Teaching Energy Transfer in Ecosystems: The textbook provides the example of the wolf eating the deer to illustrate energy transfer in ecosystems. I would want to provide the students with the diagram (Fig. 2.8) from the textbook that explicitly shows the relationship between the wolf eating the deer, digesting the deer meat to release macromoleculese, decomposing the macromolecules to release energy, synthesizing the resulting building blocks into new macromolecules. I would then show the students a picture of a food web showing the loss of energy at each connection in the food web. This figure is not provided by the textbook. Next, I would show the students Figure 2.11, which shows the transfer of energy between producers, consumers and decomposers, indicating that energy is lost as heat during each transfer. Finally, I would use the energy pyramid shown in Figure 24.4 to illustrate the connection between the loss of energy between each trophic level and the biomass of each trophic level. Since there are no vivid experiences of this performance expectation in the textbook, I would add a food chain based outdoor activity that illustrates the relationship beween the loss of energy in a food chain and the biomass of the trophic levels.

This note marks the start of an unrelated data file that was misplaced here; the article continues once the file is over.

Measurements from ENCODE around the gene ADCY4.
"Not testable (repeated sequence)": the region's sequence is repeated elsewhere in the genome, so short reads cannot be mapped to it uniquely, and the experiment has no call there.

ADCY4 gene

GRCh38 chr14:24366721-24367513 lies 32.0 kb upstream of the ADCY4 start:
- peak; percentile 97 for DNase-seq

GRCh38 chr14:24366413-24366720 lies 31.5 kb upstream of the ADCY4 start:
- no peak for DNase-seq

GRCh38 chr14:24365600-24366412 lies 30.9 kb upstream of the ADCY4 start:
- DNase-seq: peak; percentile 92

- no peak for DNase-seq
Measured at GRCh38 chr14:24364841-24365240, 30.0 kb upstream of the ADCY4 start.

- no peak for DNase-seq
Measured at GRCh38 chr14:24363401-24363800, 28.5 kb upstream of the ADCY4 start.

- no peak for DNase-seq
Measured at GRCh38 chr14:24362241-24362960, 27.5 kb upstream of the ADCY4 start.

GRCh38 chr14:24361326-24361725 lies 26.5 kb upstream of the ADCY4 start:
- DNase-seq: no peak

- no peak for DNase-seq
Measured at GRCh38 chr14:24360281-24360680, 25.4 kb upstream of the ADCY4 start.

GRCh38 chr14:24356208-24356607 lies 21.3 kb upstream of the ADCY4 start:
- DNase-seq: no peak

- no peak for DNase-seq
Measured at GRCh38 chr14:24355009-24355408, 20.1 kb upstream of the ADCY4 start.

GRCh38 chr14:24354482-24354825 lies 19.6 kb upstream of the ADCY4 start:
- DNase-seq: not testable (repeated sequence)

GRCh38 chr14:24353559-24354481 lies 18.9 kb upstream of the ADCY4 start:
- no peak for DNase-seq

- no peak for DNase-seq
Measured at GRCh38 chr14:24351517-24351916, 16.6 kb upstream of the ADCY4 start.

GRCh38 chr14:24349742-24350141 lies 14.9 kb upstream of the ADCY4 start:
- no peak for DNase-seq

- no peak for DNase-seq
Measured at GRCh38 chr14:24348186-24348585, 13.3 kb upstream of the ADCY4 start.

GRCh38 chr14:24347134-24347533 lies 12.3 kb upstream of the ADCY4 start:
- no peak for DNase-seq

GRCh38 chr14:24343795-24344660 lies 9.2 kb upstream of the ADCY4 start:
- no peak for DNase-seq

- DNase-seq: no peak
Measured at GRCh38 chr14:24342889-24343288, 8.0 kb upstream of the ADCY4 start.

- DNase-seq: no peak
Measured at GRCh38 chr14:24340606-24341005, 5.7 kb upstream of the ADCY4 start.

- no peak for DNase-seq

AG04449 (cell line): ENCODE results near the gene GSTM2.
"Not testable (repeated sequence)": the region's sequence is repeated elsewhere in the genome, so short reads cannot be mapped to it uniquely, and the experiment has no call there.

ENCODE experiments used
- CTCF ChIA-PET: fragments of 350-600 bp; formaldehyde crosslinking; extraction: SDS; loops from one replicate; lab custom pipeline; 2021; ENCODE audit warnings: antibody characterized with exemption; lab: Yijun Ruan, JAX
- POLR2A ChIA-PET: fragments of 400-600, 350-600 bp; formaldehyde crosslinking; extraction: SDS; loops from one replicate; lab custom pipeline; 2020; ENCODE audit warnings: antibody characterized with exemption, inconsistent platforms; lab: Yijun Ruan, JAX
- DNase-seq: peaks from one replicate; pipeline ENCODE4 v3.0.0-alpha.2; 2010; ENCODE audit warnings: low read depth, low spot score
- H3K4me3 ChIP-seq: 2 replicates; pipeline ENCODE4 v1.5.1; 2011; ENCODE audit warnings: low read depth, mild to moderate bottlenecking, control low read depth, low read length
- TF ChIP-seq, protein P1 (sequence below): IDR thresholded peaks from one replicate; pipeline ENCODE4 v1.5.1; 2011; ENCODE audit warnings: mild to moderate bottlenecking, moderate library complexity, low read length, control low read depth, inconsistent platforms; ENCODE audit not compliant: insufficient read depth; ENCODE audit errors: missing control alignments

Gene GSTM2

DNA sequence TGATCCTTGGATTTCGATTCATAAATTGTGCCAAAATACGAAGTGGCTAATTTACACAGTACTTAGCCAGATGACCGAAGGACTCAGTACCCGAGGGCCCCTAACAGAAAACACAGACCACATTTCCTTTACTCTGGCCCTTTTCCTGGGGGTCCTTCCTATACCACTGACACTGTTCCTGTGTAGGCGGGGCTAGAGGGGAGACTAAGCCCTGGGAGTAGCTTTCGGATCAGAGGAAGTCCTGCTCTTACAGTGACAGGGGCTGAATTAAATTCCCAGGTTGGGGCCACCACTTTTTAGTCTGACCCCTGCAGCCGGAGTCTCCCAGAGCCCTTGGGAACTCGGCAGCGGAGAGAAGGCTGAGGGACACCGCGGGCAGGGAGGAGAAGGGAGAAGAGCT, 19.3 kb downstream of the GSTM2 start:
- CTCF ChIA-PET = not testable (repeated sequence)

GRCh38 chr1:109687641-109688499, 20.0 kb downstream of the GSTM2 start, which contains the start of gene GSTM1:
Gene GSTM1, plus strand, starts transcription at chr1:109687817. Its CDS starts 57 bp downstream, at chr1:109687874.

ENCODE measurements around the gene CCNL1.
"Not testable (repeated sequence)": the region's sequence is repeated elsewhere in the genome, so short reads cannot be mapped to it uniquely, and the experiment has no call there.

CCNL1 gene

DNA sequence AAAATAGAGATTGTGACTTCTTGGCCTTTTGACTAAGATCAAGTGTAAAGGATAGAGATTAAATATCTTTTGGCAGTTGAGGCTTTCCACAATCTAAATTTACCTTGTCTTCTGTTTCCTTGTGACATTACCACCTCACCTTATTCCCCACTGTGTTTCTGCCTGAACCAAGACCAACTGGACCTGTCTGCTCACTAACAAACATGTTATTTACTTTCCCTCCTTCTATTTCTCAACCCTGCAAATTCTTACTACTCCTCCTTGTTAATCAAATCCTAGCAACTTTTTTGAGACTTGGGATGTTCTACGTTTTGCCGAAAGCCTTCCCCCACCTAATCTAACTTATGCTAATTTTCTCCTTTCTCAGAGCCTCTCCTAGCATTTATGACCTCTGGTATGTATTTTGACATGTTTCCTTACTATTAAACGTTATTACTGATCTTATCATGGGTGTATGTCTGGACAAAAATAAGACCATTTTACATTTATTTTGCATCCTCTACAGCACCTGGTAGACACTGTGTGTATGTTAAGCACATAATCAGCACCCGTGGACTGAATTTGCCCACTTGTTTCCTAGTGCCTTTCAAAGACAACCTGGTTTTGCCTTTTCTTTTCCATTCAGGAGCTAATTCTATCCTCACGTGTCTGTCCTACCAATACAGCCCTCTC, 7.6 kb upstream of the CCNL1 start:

Teaching Energy Flow in Ecosystems: The textbook provides a picture of a food web (Figure 2.6). I'd first show this to my students to give them an idea of what a food chain looks like. I'd explain that each arrow in the food chain represents the transfer of energy and matter, and that it points in the direction of energy and matter flow. Next, I'd point out that decomposers are at every level of the food web. I'd also point out that the organisms can be grouped based on whether their producers or consumers and that this results in a simplified diagram of energy flow in the ecosystem, which is shown in Figure 2.5. I'd remind the students that energy is lossed during each transfer. Next, I'd work with the students to have the vivid experience of constructing a food web on the blackboard. I'd have the students draw three parallel food chains from a particular ecosystem and then guide them in the processof connecting them to make a food web. This is similar to Extension 2 on p. 649 of the textbook. The book does not provide any information on direct and indirect relationships in the food chain, nor does it explain what happens to other organisms in the food chain when an organism is added to or removed from the food chain. I would provide the students with a vivid experience to illustrate this point. I would extend the lesson plan linked below, which is a student activity in which students build a Great Lakes Food Web. I would actually have the students add in the sea lamprey and then adjust the food web accordingly. As described in the lesson plan, I would have the students remove an organism and then describe the consequences for the food web.